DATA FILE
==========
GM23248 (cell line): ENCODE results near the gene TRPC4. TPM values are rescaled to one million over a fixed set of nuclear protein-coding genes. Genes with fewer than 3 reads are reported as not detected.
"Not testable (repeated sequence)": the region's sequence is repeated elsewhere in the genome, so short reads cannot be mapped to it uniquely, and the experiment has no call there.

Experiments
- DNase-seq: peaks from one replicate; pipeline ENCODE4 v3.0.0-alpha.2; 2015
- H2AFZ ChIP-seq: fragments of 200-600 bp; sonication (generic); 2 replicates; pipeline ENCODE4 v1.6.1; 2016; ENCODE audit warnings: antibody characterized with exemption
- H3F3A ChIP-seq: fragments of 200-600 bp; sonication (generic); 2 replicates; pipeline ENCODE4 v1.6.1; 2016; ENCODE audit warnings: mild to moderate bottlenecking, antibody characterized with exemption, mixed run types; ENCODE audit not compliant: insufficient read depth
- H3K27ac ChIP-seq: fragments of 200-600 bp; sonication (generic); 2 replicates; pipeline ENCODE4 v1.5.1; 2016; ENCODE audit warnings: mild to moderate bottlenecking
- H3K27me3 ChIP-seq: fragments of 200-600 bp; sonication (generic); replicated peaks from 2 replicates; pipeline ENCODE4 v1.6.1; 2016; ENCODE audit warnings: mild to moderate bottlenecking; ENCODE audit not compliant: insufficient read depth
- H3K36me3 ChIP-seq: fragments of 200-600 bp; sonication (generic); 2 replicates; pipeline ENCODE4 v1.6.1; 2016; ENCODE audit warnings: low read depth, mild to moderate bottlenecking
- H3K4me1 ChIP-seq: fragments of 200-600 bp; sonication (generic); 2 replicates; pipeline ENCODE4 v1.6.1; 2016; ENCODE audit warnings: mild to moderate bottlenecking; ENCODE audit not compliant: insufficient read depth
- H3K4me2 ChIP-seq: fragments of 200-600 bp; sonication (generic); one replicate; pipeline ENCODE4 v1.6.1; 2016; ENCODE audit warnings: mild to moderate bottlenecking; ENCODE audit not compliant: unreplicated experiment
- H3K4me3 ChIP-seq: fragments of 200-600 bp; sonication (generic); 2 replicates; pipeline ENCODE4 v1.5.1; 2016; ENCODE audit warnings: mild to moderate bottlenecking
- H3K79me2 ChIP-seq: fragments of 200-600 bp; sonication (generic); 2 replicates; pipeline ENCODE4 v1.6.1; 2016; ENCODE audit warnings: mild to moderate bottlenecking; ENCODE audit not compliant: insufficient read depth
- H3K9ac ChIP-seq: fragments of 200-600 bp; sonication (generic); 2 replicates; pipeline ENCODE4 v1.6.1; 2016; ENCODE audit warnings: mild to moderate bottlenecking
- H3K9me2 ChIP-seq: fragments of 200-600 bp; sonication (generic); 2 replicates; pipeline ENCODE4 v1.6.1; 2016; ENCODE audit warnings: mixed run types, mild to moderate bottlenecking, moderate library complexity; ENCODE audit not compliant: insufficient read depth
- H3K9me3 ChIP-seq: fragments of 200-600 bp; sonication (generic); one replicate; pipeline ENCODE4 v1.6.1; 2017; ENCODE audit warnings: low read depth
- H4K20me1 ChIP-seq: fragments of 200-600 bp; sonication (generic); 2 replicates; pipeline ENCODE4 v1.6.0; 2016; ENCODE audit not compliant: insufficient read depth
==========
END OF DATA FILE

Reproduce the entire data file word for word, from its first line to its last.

GM23248 (cell line): ENCODE results near the gene TRPC4. TPM values are rescaled to one million over a fixed set of nuclear protein-coding genes. Genes with fewer than 3 reads are reported as not detected.
"Not testable (repeated sequence)": the region's sequence is repeated elsewhere in the genome, so short reads cannot be mapped to it uniquely, and the experiment has no call there.

Experiments
- DNase-seq: peaks from one replicate; pipeline ENCODE4 v3.0.0-alpha.2; 2015
- H2AFZ ChIP-seq: fragments of 200-600 bp; sonication (generic); 2 replicates; pipeline ENCODE4 v1.6.1; 2016; ENCODE audit warnings: antibody characterized with exemption
- H3F3A ChIP-seq: fragments of 200-600 bp; sonication (generic); 2 replicates; pipeline ENCODE4 v1.6.1; 2016; ENCODE audit warnings: mild to moderate bottlenecking, antibody characterized with exemption, mixed run types; ENCODE audit not compliant: insufficient read depth
- H3K27ac ChIP-seq: fragments of 200-600 bp; sonication (generic); 2 replicates; pipeline ENCODE4 v1.5.1; 2016; ENCODE audit warnings: mild to moderate bottlenecking
- H3K27me3 ChIP-seq: fragments of 200-600 bp; sonication (generic); replicated peaks from 2 replicates; pipeline ENCODE4 v1.6.1; 2016; ENCODE audit warnings: mild to moderate bottlenecking; ENCODE audit not compliant: insufficient read depth
- H3K36me3 ChIP-seq: fragments of 200-600 bp; sonication (generic); 2 replicates; pipeline ENCODE4 v1.6.1; 2016; ENCODE audit warnings: low read depth, mild to moderate bottlenecking
- H3K4me1 ChIP-seq: fragments of 200-600 bp; sonication (generic); 2 replicates; pipeline ENCODE4 v1.6.1; 2016; ENCODE audit warnings: mild to moderate bottlenecking; ENCODE audit not compliant: insufficient read depth
- H3K4me2 ChIP-seq: fragments of 200-600 bp; sonication (generic); one replicate; pipeline ENCODE4 v1.6.1; 2016; ENCODE audit warnings: mild to moderate bottlenecking; ENCODE audit not compliant: unreplicated experiment
- H3K4me3 ChIP-seq: fragments of 200-600 bp; sonication (generic); 2 replicates; pipeline ENCODE4 v1.5.1; 2016; ENCODE audit warnings: mild to moderate bottlenecking
- H3K79me2 ChIP-seq: fragments of 200-600 bp; sonication (generic); 2 replicates; pipeline ENCODE4 v1.6.1; 2016; ENCODE audit warnings: mild to moderate bottlenecking; ENCODE audit not compliant: insufficient read depth
- H3K9ac ChIP-seq: fragments of 200-600 bp; sonication (generic); 2 replicates; pipeline ENCODE4 v1.6.1; 2016; ENCODE audit warnings: mild to moderate bottlenecking
- H3K9me2 ChIP-seq: fragments of 200-600 bp; sonication (generic); 2 replicates; pipeline ENCODE4 v1.6.1; 2016; ENCODE audit warnings: mixed run types, mild to moderate bottlenecking, moderate library complexity; ENCODE audit not compliant: insufficient read depth
- H3K9me3 ChIP-seq: fragments of 200-600 bp; sonication (generic); one replicate; pipeline ENCODE4 v1.6.1; 2017; ENCODE audit warnings: low read depth
- H4K20me1 ChIP-seq: fragments of 200-600 bp; sonication (generic); 2 replicates; pipeline ENCODE4 v1.6.0; 2016; ENCODE audit not compliant: insufficient read depth